Streaming video using Node.js

In this post I am going to show you how you can set-up Node.js to stream video files to an HTML5 video tag.

First, lets create simple HTML client.

The client offers the same video in 3 formats: video/mp4, video/ogg and video/webm. Formatted video in mp4 should work fine in Safari and Chrome, ogg in Chrome and Firefox, while webm in Chrome and Firefox. For these reasons, it is recommended that you offer the same video in ogg, mp4 and webm formats.

The server should stream the video according the “partial content” requests sent by the client (browser).
An example of a HTTP request provided by Chrome and a response is presented in the
following code snippet.

The HTTP request header Range (line 10) indicates which part of the movie should be send. The first byte position and last byte position. If last byte position is not present then it is the last byte of the video file.
Following code snipped checks first and last byte position of the requested part (lines 1-4), calculates the chunk size (line 5), sets HTTP response headers Content-Ranges, Accept-Ranges, Content-Length and Content-Type (lines 9-12), and finally we “carve” the requested chunk data and we send the requested content (line 13).

Note that the response status code should be set to 206 Partial Content.
Streaming example using Node.js.


Your browser does not support the video element.

A running example can be downloaded from here.

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6 Responses to Streaming video using Node.js

  1. Kleyson Rios says:

    There is a problem to download running example. May you fix download link ?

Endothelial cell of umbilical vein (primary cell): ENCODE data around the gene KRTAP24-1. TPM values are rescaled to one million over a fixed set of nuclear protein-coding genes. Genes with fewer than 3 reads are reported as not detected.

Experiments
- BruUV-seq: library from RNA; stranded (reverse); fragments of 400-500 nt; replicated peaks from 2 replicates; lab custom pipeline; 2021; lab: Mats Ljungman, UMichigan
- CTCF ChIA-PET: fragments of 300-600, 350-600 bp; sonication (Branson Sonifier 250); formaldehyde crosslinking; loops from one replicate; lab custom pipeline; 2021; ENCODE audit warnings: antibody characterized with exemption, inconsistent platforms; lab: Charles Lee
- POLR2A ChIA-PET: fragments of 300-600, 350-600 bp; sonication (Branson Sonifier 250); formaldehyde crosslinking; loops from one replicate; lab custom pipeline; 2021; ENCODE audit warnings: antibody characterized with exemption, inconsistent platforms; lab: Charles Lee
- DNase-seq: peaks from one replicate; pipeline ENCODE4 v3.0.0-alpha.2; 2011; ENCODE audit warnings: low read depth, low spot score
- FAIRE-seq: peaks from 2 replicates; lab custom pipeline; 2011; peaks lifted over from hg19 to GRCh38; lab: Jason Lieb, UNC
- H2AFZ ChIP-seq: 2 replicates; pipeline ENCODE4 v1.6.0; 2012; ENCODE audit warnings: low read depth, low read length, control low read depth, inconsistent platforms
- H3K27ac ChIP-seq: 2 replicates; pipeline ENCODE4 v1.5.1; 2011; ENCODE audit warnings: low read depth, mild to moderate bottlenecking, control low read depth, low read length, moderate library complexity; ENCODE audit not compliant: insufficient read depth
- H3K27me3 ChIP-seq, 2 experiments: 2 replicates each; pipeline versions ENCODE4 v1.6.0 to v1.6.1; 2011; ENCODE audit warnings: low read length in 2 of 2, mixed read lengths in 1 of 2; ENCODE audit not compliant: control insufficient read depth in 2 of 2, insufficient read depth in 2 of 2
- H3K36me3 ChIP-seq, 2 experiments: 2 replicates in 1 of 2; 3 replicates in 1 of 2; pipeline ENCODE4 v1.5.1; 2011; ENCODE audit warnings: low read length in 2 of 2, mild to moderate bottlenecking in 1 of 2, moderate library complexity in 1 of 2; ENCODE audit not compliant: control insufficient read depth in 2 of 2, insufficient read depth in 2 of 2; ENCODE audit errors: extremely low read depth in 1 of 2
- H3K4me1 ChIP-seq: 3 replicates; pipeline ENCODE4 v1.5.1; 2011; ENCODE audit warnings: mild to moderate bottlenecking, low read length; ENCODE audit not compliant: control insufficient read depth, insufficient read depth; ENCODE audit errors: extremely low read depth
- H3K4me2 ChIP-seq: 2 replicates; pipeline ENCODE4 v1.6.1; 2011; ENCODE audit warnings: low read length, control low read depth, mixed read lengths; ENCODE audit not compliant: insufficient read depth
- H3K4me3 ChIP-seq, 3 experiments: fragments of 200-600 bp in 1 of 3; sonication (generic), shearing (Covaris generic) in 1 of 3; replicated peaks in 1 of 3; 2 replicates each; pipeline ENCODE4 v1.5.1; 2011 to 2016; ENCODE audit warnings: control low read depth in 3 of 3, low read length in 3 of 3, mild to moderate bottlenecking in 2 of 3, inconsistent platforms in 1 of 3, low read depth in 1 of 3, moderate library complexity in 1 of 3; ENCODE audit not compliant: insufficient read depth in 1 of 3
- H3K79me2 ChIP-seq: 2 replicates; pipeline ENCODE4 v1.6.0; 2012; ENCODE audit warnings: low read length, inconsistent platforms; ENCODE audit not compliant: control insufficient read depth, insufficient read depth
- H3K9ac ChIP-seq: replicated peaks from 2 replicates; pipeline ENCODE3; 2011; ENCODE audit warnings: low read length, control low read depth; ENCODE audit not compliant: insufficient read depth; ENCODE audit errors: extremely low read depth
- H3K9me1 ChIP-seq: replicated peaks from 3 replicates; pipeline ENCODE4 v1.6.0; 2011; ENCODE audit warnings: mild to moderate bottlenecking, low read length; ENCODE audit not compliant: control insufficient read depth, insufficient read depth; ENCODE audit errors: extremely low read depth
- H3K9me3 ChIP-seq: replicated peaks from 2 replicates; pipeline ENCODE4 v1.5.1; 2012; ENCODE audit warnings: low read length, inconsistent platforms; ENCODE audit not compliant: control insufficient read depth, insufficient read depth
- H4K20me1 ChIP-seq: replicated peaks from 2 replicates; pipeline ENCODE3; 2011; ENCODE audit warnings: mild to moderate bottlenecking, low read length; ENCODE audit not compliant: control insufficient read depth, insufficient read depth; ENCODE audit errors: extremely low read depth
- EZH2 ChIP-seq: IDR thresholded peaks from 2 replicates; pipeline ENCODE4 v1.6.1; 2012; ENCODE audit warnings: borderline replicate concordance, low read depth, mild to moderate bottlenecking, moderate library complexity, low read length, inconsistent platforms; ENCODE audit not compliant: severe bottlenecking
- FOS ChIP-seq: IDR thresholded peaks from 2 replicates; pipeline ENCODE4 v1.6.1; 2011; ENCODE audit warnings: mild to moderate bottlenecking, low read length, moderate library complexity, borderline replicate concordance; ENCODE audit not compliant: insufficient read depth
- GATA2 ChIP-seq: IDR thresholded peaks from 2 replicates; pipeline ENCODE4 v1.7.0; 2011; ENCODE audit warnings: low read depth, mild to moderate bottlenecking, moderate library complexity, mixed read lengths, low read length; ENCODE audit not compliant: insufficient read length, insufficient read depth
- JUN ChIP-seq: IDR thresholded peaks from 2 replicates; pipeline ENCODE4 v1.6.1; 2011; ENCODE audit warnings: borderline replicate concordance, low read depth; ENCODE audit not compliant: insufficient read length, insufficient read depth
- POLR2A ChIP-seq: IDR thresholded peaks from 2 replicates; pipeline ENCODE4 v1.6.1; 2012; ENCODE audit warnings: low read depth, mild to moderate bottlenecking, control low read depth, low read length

Regards.

  2. Niraja says:

    Hi,

    I am new bee to this. but I was trying to create my own server to share video files. I was trying to understand how things work. But surprisingly even if i rename server.js or delete it from directory, just index.html works. so how exactly your working example is working? can you shed some more light. I am missing something here?

  3. Jonathan Todd says:

    This works great for small video files, but fs can’t read anything over ~1.7gigs. The way to handle it is:

    var http = require(‘http’);
    var fs = require(‘fs’);

    http.createServer(function(req, res) {
    // The filename is simple the local directory and tacks on the requested url
    var filename = __dirname+req.url;

    // This line opens the file as a readable stream
    var readStream = fs.createReadStream(filename);

    // This will wait until we know the readable stream is actually valid before piping
    readStream.on(‘open’, function () {
    // This just pipes the read stream to the response object (which goes to the client)
    readStream.pipe(res);
    });

    // This catches any errors that happen while creating the readable stream (usually invalid names)
    readStream.on(‘error’, function(err) {
    res.end(err);
    });
    }).listen(8080);

    And that works perfectly EXCEPT the controls no longer work on the video. Could you post about this method?

  4. Jonathan Todd says:

    It’s also worth noting that 1) It can’t read anything over 1 gig by default, and besides, that takes up wayy to much RAM to be effective. I would love to see a post about using the readStream method.